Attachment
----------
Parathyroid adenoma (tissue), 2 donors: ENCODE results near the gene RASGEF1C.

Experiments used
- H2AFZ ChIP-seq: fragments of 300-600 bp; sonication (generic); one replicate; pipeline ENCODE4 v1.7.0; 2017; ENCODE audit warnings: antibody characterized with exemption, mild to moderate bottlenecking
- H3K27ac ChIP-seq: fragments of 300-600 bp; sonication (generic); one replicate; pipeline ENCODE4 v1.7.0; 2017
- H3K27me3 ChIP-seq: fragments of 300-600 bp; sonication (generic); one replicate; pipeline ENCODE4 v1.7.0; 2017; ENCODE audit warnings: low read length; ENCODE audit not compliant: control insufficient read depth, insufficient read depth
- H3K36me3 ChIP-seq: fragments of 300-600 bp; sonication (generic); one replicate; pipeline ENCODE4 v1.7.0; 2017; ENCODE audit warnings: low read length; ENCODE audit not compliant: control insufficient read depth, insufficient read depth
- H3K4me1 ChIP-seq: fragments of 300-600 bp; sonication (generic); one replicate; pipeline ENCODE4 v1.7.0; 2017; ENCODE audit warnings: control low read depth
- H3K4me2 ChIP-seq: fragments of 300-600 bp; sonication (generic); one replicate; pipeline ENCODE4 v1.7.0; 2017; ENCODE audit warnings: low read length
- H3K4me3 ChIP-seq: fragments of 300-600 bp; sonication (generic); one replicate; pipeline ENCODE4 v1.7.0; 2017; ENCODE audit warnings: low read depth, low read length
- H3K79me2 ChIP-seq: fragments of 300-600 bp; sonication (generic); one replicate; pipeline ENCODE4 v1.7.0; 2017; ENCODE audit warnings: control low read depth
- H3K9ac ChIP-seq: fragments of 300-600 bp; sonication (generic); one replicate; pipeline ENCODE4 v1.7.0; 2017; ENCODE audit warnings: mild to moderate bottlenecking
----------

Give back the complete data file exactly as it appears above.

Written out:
Parathyroid adenoma (tissue), 2 donors: ENCODE results near the gene RASGEF1C.

Experiments used
- H2AFZ ChIP-seq: fragments of 300-600 bp; sonication (generic); one replicate; pipeline ENCODE4 v1.7.0; 2017; ENCODE audit warnings: antibody characterized with exemption, mild to moderate bottlenecking
- H3K27ac ChIP-seq: fragments of 300-600 bp; sonication (generic); one replicate; pipeline ENCODE4 v1.7.0; 2017
- H3K27me3 ChIP-seq: fragments of 300-600 bp; sonication (generic); one replicate; pipeline ENCODE4 v1.7.0; 2017; ENCODE audit warnings: low read length; ENCODE audit not compliant: control insufficient read depth, insufficient read depth
- H3K36me3 ChIP-seq: fragments of 300-600 bp; sonication (generic); one replicate; pipeline ENCODE4 v1.7.0; 2017; ENCODE audit warnings: low read length; ENCODE audit not compliant: control insufficient read depth, insufficient read depth
- H3K4me1 ChIP-seq: fragments of 300-600 bp; sonication (generic); one replicate; pipeline ENCODE4 v1.7.0; 2017; ENCODE audit warnings: control low read depth
- H3K4me2 ChIP-seq: fragments of 300-600 bp; sonication (generic); one replicate; pipeline ENCODE4 v1.7.0; 2017; ENCODE audit warnings: low read length
- H3K4me3 ChIP-seq: fragments of 300-600 bp; sonication (generic); one replicate; pipeline ENCODE4 v1.7.0; 2017; ENCODE audit warnings: low read depth, low read length
- H3K79me2 ChIP-seq: fragments of 300-600 bp; sonication (generic); one replicate; pipeline ENCODE4 v1.7.0; 2017; ENCODE audit warnings: control low read depth
- H3K9ac ChIP-seq: fragments of 300-600 bp; sonication (generic); one replicate; pipeline ENCODE4 v1.7.0; 2017; ENCODE audit warnings: mild to moderate bottlenecking